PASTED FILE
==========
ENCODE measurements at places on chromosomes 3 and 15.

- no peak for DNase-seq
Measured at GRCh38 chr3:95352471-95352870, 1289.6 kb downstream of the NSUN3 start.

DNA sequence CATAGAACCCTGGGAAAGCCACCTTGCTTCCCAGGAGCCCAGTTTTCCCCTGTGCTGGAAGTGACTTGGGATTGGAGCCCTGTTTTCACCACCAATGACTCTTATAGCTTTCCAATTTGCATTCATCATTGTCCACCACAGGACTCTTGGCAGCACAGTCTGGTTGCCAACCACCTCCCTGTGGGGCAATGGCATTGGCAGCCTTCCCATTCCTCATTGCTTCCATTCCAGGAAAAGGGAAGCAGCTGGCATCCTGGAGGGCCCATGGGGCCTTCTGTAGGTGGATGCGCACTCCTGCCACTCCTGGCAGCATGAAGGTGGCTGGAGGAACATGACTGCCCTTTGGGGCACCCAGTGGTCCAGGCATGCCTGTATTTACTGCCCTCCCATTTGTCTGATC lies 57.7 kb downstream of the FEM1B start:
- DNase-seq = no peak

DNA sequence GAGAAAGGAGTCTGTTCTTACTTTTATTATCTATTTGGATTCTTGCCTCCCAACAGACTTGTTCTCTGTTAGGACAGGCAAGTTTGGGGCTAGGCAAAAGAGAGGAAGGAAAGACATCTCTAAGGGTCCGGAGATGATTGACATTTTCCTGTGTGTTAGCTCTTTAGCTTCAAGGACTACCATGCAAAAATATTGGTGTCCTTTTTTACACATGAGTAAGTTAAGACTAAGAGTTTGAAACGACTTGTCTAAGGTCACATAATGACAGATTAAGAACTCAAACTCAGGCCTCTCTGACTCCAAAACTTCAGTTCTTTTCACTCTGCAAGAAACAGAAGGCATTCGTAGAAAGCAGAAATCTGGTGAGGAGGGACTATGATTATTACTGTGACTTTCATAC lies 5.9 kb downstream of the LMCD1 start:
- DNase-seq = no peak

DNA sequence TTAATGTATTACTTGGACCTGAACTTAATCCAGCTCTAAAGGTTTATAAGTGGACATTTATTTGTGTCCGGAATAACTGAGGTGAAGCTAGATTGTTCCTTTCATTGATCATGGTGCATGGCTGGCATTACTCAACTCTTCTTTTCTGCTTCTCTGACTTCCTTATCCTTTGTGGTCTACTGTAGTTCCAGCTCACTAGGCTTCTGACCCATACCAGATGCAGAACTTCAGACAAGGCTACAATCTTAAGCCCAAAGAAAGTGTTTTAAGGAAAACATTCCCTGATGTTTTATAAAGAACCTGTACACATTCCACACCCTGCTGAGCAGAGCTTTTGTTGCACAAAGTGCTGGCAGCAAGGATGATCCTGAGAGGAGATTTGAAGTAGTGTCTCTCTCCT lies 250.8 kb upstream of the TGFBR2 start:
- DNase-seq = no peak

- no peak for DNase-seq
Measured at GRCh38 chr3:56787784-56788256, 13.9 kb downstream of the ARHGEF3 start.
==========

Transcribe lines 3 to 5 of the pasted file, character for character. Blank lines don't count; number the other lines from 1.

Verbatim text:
Measured at GRCh38 chr3:95352471-95352870, 1289.6 kb downstream of the NSUN3 start.

DNA sequence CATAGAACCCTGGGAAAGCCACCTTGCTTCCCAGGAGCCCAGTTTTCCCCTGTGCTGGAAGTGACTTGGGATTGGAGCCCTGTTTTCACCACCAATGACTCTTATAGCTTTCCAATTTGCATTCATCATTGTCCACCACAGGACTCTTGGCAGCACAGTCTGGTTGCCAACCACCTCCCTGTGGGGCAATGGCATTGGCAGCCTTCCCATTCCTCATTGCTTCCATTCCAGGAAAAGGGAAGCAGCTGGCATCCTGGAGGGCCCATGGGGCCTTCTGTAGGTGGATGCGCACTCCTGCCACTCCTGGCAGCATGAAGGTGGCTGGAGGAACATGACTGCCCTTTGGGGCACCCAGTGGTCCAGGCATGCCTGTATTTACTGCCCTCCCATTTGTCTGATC lies 57.7 kb downstream of the FEM1B start:
- DNase-seq = no peak